Sunday, April 1, 2012


Yesterday, I helped make a rainbow! Not a real one, mind you. None of us has that kind of divine power! It was the centerpiece of decorations for the up-coming community dinner. Some friends and I created our masterpiece on a styrofoam board, out of crepe paper, tissue paper, glue sticks and staples. It was a time-consuming job, but the red, orange, yellow, green, blue, indigo, violet result was an attractive imitation of the real thing.

That process of playing creator started me thinking. The rainbow is more than just a brightly colored sky ornament which proclaims the rain has ended. Since Old Testament times, it has been a sign of hope. That seven-colored arc was God’s sign to Noah that the flood was over, once and for all. The folk tradition says that leprechans know where there is a pot of gold to be found at the rainbow’s end. Dorothy, in the Wizard of Oz, sang of a land "somewhere over the rainbow... where troubles melt like lemon drops...." Most of us, when spying that graceful display of celestial colors, smile with the hope that things are going to get better.

So, as we cut and pasted yesterday, I realized that I needed that seven-colored harbinger of hope. Why? Well, for nearly ten years, the little RV park that serves as our winter home has been a refuge of peace and security; an island of tranquility in the midst of the world’s sea of turmoil and trouble. This season, despite the wall that surrounds our peaceful little park, some of the problems of the world have disrupted our peace and quiet.

Last fall, one balmy night, many of us were awakened by an ear-splitting explosion. Fire was immediately visible just outside the park’s surrounding wall. Staff quickly awakened all residents on the endangered side of the park, and we watched as an enormous blaze lit up the night sky. We learned later that a semi-trailer truck had been hijacked, dumped along the tiny country road just outside our park, and torched. We breathed a sigh of relief that no one we knew had been hurt.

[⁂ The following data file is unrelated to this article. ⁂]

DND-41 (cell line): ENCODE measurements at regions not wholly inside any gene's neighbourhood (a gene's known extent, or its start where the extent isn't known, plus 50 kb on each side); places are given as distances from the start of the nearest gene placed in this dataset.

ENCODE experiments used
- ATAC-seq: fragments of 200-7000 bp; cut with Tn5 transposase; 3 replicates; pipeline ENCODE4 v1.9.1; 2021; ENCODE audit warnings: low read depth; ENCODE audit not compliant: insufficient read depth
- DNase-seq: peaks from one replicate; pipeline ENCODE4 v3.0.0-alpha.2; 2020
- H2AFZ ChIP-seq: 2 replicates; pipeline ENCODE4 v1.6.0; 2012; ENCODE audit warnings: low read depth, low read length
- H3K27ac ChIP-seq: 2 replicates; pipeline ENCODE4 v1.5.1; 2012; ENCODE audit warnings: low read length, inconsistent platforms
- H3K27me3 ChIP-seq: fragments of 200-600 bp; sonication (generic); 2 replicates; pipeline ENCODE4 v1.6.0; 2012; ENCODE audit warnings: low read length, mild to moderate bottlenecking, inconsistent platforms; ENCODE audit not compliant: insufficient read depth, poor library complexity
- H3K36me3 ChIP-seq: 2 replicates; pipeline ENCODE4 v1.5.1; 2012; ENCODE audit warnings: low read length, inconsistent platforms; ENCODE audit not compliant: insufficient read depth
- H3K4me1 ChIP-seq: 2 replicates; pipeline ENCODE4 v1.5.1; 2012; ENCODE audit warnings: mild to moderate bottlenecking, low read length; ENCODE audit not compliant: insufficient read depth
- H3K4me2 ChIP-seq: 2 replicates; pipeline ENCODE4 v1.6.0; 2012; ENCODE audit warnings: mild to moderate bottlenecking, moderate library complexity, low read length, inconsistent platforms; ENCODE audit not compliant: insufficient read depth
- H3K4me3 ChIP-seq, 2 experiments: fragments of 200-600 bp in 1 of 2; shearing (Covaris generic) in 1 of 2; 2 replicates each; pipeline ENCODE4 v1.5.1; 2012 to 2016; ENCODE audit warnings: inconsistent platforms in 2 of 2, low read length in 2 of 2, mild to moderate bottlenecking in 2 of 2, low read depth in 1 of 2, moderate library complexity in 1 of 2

During the winter, several stash houses were raided in the small town five miles away where most of us do our grocery shopping. Illegal immigrants, who had paid hefty fees to a guide for help in crossing the border, were then immediately confined to one of many dingy, run-down, over-crowded stash houses by their guides. Sometimes the immigrants are forced to work without pay; others are held while their captors attempt to collect ransom from their families.

This spring, some of us have been awakened night after night by the sound of gunshots fired nearby. Two weeks ago, our neighbors around the corner in our park heard the sound of breaking glass. They went looking for the source of the sound and found a bullet hole in their front window and the bullet lodged in the window blinds. No one was hurt, but many of us were shaken by the proximity of the danger.

Two weeks ago, within a mile, there was an incident of road rage. One driver allegedly cut another driver off in the flow of traffic down our road. The second driver pursued the first, cornered him, and then told a juvenile in his car to shoot him. The second driver was shot in the face with a shotgun. He survived, but is hospitalized in San Antonio.

Three days ago, on our morning walk, we noticed a column of thick gray smoke rising just outside our park’s main gate. A friend went out to investigate and reported that, on a deserted little gravel road, someone had torched a van bearing California license plates. Such disposal of stolen cars is so common that this incident didn’t even make the news!

So, as a result of these invasions of my peace and quiet, I needed a sign of hope; a rainbow for Easter. Our human-crafted replica of God’s heavenly bow now hangs in the gathering room of our park for all to see. It reminds me that Easter is a season of hope, despite the tragedies and insecurities of life. A rainbow, in all its seven-colored glory, declares to us:

"How Our Problems Evaporate."